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CervicalCheck - The National Cervical Screening Programme publishes 2014/15 report

While more women than ever avail of free cervical screening, rates uneven across counties and ages

While more women in Ireland than ever are availing of free cervical screening, rates are uneven across counties and ages, according to the programme report of CervicalCheck - The National Cervical Screening Programme on its seventh year of operation.

 

While the number of women screened through CervicalCheck is at its highest since the programme began in 2008, women are less likely to attend for cervical screening in some counties. These include Clare, Kilkenny, Laois, Monaghan, Offaly and Roscommon. Women over the age of fifty are also less likely to attend for screening than younger women.

 

Dr Grainne Flannelly, Clinical Director of CervicalCheck, stated: “This report highlights how CervicalCheck is going from strength to strength, with almost 79% of the 1.2 million eligible women availing of cervical screening. However, we want to increase this even further to 80%, especially in counties where uptake is lower and among older women.”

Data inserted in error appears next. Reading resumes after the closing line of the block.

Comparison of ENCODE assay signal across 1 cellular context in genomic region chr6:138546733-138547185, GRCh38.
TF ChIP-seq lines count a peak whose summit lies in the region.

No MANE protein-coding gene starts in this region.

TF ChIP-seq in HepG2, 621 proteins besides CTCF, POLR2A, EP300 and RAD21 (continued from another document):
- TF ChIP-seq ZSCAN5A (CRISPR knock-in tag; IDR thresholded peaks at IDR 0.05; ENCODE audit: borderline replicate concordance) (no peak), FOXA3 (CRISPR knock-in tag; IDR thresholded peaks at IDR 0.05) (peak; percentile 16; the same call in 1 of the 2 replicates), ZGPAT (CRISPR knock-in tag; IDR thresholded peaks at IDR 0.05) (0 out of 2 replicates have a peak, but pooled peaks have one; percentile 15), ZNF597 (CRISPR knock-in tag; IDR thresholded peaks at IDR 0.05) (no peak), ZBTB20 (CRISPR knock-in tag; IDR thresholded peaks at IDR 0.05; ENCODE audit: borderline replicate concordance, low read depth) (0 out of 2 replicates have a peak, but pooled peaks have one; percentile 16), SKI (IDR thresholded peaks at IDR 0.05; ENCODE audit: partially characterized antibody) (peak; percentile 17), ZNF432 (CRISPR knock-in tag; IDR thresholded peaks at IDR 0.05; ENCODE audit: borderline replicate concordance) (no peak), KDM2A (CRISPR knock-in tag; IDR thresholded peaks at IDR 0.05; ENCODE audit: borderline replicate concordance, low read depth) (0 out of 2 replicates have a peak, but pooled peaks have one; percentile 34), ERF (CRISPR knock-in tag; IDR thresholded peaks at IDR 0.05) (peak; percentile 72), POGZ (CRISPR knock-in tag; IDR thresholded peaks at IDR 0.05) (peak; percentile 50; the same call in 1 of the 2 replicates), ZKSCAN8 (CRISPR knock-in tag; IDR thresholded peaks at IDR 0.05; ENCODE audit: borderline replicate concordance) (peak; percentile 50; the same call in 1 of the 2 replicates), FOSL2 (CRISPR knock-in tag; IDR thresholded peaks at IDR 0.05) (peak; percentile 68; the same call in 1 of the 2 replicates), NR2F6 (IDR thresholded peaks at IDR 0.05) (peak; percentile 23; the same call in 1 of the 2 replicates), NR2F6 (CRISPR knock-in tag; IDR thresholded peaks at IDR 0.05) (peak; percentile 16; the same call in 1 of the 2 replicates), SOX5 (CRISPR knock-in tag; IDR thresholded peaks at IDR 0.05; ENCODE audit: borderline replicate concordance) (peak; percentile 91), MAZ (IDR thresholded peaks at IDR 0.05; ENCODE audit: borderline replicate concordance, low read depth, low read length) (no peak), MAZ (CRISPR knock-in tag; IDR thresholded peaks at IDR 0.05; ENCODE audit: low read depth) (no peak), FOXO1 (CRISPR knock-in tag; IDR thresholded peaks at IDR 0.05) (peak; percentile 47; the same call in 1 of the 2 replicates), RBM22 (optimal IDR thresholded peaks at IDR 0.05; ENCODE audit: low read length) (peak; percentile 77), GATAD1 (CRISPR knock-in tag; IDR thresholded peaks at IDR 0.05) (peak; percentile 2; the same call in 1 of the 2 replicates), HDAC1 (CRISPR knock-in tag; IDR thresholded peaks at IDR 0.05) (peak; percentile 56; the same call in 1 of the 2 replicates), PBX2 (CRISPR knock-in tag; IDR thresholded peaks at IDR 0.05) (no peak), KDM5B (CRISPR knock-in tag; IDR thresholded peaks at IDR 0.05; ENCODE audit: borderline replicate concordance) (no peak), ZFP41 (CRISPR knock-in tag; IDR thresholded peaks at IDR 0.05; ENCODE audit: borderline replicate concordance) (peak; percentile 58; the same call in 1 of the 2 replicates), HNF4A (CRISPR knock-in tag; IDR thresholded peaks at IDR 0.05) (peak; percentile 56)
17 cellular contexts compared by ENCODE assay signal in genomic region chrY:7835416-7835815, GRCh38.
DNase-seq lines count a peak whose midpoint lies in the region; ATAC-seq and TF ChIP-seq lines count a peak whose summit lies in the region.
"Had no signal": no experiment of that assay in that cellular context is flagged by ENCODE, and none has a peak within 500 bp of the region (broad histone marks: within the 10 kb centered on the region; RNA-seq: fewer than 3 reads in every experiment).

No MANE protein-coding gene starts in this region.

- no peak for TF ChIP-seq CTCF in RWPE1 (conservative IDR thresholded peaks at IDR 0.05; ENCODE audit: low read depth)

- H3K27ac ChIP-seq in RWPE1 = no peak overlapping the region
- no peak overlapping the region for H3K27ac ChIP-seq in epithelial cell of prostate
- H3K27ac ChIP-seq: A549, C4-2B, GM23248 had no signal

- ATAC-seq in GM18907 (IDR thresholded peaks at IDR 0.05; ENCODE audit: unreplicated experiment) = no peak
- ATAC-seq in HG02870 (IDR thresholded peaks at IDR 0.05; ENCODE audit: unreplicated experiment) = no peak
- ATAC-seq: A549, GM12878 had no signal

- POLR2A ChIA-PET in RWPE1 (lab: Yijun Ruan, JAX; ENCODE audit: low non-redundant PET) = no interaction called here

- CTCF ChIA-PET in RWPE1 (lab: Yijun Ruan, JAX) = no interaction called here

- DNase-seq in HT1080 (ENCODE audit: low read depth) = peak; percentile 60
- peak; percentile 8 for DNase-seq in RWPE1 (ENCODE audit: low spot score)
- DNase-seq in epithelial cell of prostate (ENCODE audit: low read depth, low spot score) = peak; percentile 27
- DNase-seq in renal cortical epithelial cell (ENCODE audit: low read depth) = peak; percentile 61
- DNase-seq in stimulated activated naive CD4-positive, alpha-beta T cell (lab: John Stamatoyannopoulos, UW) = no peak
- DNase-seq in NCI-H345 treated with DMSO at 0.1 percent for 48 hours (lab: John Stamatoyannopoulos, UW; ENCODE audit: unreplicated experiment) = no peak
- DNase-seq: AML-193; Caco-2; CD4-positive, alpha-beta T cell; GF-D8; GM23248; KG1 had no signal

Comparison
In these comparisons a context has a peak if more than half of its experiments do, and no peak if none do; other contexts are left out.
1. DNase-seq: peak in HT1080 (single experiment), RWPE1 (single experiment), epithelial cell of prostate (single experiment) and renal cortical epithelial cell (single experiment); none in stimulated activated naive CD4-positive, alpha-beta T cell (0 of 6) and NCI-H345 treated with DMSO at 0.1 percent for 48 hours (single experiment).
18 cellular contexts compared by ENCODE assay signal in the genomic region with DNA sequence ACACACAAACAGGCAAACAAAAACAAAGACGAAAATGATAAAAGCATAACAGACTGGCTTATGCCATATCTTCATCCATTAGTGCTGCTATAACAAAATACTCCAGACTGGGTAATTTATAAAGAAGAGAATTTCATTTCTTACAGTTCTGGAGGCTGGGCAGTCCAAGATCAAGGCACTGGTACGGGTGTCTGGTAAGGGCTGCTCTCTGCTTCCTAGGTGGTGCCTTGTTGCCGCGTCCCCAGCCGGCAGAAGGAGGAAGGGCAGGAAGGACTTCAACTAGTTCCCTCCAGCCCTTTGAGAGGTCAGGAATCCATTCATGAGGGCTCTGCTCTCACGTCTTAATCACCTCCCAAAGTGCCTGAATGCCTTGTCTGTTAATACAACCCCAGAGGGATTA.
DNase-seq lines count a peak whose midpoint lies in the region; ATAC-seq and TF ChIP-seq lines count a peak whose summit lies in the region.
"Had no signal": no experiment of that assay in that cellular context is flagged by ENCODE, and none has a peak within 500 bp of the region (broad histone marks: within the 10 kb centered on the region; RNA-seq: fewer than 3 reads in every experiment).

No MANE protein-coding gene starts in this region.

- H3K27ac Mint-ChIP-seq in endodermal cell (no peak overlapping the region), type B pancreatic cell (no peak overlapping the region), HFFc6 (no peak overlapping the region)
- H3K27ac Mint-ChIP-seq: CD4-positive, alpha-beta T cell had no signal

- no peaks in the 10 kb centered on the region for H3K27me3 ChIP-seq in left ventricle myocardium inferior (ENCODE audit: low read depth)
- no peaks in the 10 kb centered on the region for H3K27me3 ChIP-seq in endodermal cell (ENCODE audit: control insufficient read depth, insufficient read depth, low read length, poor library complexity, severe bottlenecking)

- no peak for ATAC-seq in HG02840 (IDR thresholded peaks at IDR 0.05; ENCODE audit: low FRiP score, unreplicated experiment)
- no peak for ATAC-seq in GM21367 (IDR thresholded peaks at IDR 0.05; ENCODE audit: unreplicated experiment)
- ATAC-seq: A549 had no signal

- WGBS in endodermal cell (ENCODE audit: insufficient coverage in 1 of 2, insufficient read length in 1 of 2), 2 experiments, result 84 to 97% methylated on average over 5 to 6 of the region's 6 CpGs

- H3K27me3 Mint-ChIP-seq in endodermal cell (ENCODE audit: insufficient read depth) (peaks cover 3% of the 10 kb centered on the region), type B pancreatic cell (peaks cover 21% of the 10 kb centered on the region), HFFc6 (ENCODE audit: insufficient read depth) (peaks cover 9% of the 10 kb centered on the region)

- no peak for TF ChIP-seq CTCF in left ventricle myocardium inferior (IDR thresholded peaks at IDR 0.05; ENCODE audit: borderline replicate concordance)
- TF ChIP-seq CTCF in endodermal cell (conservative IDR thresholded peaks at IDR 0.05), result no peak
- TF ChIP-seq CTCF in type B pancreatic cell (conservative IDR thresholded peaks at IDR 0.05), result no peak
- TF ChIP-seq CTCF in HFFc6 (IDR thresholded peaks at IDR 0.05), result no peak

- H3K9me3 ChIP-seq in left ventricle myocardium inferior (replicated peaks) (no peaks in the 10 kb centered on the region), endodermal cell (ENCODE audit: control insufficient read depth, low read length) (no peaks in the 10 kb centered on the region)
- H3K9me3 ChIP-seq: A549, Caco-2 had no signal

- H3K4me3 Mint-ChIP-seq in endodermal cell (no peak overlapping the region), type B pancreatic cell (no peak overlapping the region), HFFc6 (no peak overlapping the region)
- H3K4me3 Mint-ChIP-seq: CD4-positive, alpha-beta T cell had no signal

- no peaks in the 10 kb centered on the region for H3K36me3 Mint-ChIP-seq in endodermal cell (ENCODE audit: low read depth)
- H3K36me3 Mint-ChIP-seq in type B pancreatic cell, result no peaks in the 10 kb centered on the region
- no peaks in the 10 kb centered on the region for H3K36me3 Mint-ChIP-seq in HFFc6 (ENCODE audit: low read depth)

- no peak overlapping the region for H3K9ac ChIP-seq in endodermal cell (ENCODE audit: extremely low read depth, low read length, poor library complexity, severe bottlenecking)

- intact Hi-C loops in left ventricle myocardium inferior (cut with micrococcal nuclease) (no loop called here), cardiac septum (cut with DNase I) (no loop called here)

Dr Flannelly added: “Cervical cancer takes a long time to develop and often has no symptoms, which is why regular screening is crucial. We urge all women aged 25 to 60 to arrange their first smear test if they’ve never done so, or to check when their next free smear test is due - it’s free, it only takes a few minutes and it could save your life.”

 

The CervicalCheck Programme Report 2014/15 shows that cervical screening coverage increased during this period from 77% to 78.7%. A total of 281,928 women were screened, most of whom (83%) were aged 25-49. 13% were aged between 50 and 60. The vast majority (90%) of screening results for satisfactory tests were normal. 8.2% of tests showed low-grade abnormalities, while 1.7% had high-grade abnormalities.

 

16,549 women were referred to colposcopy services for investigation and treatment. 6,560 treatments were carried out for changes that otherwise would not have been detected, reducing the risk of cervical cancer by 90% for those women. The report also shows that waiting time targets for colposcopy were exceeded for all categories of referral.

 

In addition, the report highlights further improvements in CervicalCheck’s performance as a result of the commencement of HPV testing for women with low-grade abnormalities (HPV triage) in May 2015.

 

ENDS

 

The CervicalCheck Programme Report 2014/15 is available to view or download here.

 

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